Wed, Apr 10, 2019 - Page 9 News List

The EU is facing a choice between China and the US

By Philippe Legrain

Europeans cannot agree on how to handle a rising China.

While EU leaders were gathering in Brussels to discuss a more assertive common approach, Chinese President Xi Jinping (習近平) was visiting Rome.

Xi was there to mark Italy’s independent endorsement of the Belt and Road Initiative, his US$1 trillion pan-Eurasian infrastructure investment plan that aims to bolster China’s economic and political influence.

So much for a unified EU stance.

How, then, should the EU engage with China? As the US and China stumble toward a new Cold War, each wants the Europeans in their camp.

US President Donald Trump’s administration barks at Europeans to follow its aggressive lead in confronting China over trade, technology and security, while China woos the EU by pointing to their shared interest in defending the multilateral trading system, the Paris Agreement and the Iran nuclear deal against Trump’s attacks.

Ideally, the EU ought to chart its own course, but as long as it remains weak and divided, it will struggle to do so.

Until recently, the EU considered China a strategic partner — and primarily a source of growth and jobs — but its new draft China strategy, developed by the European Commission and the EU’s External Action Service, is tougher and more nuanced.

China is now regarded simultaneously as a “cooperation partner with whom the EU has closely aligned objectives, a negotiating partner with whom the EU needs to find a balance of interests, an economic competitor in pursuit of technological leadership and a systemic rival promoting alternative models of governance.”

Like their US counterparts, albeit less vehemently, European policymakers increasingly fret about the challenge from an authoritarian, statist and technologically dominant China.

The centralization of power in Xi’s hands and the overtness of his “Made in China 2025” industrial policy, which seeks Chinese dominance in 10 key high-tech sectors, have dashed earlier European hopes for political and economic liberalization.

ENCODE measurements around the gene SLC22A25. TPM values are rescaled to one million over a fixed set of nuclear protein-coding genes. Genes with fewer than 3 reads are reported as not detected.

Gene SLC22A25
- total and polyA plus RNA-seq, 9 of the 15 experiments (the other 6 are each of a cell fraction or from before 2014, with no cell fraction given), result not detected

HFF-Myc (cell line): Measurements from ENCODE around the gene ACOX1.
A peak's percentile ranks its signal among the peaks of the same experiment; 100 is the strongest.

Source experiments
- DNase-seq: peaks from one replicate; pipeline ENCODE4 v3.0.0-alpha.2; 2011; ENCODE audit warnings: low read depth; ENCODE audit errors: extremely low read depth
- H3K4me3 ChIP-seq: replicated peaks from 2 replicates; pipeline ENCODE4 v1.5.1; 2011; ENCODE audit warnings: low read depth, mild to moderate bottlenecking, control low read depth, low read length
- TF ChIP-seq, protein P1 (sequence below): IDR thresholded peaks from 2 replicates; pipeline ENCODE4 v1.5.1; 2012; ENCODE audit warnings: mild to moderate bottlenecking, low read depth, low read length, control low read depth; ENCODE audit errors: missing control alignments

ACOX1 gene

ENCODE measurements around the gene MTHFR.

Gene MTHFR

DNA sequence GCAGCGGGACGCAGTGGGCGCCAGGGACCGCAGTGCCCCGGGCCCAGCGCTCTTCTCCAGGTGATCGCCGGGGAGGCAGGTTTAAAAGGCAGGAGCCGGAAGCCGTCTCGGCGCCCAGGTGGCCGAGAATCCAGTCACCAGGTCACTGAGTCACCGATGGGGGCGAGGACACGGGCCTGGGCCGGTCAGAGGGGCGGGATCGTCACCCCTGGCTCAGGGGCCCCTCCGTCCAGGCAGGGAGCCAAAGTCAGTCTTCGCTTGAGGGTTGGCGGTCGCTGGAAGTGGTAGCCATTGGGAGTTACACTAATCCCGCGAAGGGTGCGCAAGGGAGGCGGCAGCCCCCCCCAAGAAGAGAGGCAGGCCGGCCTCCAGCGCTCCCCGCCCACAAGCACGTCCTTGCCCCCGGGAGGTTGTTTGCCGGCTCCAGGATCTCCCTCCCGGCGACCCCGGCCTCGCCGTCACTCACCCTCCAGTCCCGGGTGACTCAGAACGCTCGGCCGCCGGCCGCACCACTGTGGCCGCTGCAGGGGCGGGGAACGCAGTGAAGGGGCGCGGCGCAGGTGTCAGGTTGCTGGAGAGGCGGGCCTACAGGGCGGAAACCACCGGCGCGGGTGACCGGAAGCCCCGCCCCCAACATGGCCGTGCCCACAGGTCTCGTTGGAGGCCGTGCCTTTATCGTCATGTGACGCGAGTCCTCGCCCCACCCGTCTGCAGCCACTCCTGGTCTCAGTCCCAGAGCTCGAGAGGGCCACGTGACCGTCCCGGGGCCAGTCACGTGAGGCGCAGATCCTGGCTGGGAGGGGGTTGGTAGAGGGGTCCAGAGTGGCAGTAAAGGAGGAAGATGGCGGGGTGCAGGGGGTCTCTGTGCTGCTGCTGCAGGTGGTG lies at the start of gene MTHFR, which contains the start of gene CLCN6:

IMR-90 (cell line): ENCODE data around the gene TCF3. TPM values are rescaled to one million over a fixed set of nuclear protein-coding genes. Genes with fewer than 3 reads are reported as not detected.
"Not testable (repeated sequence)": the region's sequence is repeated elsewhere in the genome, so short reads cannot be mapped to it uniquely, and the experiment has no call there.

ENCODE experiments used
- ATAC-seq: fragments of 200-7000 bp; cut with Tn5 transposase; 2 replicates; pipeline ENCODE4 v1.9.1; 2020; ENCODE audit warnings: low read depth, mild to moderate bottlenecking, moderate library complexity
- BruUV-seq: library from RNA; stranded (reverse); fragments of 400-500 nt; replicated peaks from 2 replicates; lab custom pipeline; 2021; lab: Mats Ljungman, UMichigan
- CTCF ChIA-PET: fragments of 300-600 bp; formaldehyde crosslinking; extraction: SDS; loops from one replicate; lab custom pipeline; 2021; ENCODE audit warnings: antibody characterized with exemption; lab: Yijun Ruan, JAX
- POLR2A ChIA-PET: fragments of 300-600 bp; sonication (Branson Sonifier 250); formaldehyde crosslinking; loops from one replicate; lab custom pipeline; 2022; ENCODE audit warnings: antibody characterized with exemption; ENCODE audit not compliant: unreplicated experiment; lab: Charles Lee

Europe’s politicians are increasingly receptive to business complaints that China is buying up EU firms and their technologies, while denying reciprocal access to Chinese markets.

Given this, the EU ought to be a natural ally for the US in seeking to open Chinese markets and safeguard foreign investors’ intellectual property, but Trump has no time for allies, labels the EU “a foe” and is threatening a trade war with Europe over its huge trade surplus with the US, notably in cars.

EU policymakers hate Trump’s unilateral protectionism and his “America First” worldview, and they do not trust him, rightly believing that Trump could readily cut a deal with China at the EU’s expense.

As a result, the EU is understandably loath to line up behind Trump’s China policy.

That provides an opening for China, which makes all the right noises about multilateralism and has a genuine interest — at least for now — in sustaining the open, rules-based international system.

Furthermore, it engages seriously with the EU; Chinese Premier Li Keqiang (李克強) was due in Brussels yesterday for the annual EU-China summit.

However, at the same time, China is undermining the EU by negotiating with European governments bilaterally and playing them off against each other.

In this regard, China has established the so-called “16+1” forum to engage with 16 nations in central and eastern Europe, 11 of which are EU members.

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